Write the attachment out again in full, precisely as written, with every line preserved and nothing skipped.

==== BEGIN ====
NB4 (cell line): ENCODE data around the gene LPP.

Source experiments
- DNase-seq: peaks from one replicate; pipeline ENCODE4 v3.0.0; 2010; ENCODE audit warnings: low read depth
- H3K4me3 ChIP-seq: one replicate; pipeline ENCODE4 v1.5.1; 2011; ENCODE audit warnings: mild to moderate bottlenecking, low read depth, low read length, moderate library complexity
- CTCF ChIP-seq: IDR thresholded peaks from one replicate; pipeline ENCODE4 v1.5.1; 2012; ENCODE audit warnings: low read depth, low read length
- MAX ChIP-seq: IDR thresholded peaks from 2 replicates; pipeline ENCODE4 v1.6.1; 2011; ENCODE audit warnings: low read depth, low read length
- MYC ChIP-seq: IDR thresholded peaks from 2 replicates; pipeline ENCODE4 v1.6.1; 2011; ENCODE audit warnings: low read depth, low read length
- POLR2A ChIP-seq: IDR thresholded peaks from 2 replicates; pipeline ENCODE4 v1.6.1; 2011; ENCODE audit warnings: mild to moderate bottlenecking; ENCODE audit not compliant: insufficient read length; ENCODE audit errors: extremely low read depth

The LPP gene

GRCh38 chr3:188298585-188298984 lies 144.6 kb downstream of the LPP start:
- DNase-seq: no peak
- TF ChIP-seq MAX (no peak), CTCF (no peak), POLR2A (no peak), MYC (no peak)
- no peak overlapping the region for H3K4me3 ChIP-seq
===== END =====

NB4 (cell line): ENCODE data around the gene LPP.

Source experiments
- DNase-seq: peaks from one replicate; pipeline ENCODE4 v3.0.0; 2010; ENCODE audit warnings: low read depth
- H3K4me3 ChIP-seq: one replicate; pipeline ENCODE4 v1.5.1; 2011; ENCODE audit warnings: mild to moderate bottlenecking, low read depth, low read length, moderate library complexity
- CTCF ChIP-seq: IDR thresholded peaks from one replicate; pipeline ENCODE4 v1.5.1; 2012; ENCODE audit warnings: low read depth, low read length
- MAX ChIP-seq: IDR thresholded peaks from 2 replicates; pipeline ENCODE4 v1.6.1; 2011; ENCODE audit warnings: low read depth, low read length
- MYC ChIP-seq: IDR thresholded peaks from 2 replicates; pipeline ENCODE4 v1.6.1; 2011; ENCODE audit warnings: low read depth, low read length
- POLR2A ChIP-seq: IDR thresholded peaks from 2 replicates; pipeline ENCODE4 v1.6.1; 2011; ENCODE audit warnings: mild to moderate bottlenecking; ENCODE audit not compliant: insufficient read length; ENCODE audit errors: extremely low read depth

The LPP gene

GRCh38 chr3:188298585-188298984 lies 144.6 kb downstream of the LPP start:
- DNase-seq: no peak
- TF ChIP-seq MAX (no peak), CTCF (no peak), POLR2A (no peak), MYC (no peak)
- no peak overlapping the region for H3K4me3 ChIP-seq